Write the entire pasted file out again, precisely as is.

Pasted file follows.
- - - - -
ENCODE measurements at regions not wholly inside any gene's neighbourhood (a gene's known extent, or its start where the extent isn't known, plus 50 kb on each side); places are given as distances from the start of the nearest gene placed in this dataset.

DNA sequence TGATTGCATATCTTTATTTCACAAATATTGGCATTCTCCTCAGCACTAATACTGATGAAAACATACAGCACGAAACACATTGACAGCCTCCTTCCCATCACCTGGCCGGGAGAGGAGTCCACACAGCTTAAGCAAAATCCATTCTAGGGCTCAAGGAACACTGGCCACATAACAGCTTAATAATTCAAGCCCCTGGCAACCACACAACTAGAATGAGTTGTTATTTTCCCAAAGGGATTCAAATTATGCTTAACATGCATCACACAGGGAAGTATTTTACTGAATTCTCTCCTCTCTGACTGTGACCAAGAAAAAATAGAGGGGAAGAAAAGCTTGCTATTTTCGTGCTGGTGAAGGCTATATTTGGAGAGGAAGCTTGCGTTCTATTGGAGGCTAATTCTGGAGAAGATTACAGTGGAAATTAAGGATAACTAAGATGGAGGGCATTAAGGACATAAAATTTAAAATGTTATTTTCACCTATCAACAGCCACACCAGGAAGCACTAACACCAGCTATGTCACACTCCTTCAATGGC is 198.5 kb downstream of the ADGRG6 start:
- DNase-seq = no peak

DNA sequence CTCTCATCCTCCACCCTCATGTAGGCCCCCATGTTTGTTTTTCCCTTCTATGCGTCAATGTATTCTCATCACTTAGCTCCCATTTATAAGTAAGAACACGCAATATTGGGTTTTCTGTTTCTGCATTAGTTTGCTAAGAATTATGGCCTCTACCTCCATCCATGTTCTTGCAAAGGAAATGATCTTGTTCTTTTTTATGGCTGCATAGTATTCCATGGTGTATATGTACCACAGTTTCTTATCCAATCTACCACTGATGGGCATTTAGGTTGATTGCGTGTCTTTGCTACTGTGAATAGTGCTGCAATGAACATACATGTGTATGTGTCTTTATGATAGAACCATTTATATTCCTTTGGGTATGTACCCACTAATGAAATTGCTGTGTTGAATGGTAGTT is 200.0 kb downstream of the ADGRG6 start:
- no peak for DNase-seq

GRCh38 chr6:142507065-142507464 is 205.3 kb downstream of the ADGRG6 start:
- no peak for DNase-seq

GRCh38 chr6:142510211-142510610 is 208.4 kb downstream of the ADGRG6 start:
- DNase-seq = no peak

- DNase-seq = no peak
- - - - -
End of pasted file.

ENCODE measurements at regions not wholly inside any gene's neighbourhood (a gene's known extent, or its start where the extent isn't known, plus 50 kb on each side); places are given as distances from the start of the nearest gene placed in this dataset.

DNA sequence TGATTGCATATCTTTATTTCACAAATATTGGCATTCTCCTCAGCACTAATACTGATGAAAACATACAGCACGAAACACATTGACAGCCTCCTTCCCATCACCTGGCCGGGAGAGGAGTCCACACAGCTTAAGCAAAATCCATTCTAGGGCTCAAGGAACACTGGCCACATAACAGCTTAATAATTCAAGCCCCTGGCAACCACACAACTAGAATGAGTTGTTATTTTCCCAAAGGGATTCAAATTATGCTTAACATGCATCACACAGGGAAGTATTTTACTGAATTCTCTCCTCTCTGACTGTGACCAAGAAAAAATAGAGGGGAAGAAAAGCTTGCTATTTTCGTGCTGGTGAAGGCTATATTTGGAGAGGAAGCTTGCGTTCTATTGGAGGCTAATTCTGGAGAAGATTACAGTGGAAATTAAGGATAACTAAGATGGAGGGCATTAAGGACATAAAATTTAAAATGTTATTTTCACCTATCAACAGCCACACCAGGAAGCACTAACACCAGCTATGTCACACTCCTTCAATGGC is 198.5 kb downstream of the ADGRG6 start:
- DNase-seq = no peak

DNA sequence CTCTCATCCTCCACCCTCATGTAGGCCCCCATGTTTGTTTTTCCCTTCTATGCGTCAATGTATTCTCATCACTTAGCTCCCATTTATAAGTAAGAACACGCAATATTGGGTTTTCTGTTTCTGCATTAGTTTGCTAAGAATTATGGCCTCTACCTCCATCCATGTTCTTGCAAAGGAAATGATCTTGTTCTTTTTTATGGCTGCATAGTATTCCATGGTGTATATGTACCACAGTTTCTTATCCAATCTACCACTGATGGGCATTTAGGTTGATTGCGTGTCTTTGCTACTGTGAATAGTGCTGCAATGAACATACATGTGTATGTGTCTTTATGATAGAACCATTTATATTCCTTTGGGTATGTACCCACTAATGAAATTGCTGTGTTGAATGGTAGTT is 200.0 kb downstream of the ADGRG6 start:
- no peak for DNase-seq

GRCh38 chr6:142507065-142507464 is 205.3 kb downstream of the ADGRG6 start:
- no peak for DNase-seq

GRCh38 chr6:142510211-142510610 is 208.4 kb downstream of the ADGRG6 start:
- DNase-seq = no peak

- DNase-seq = no peak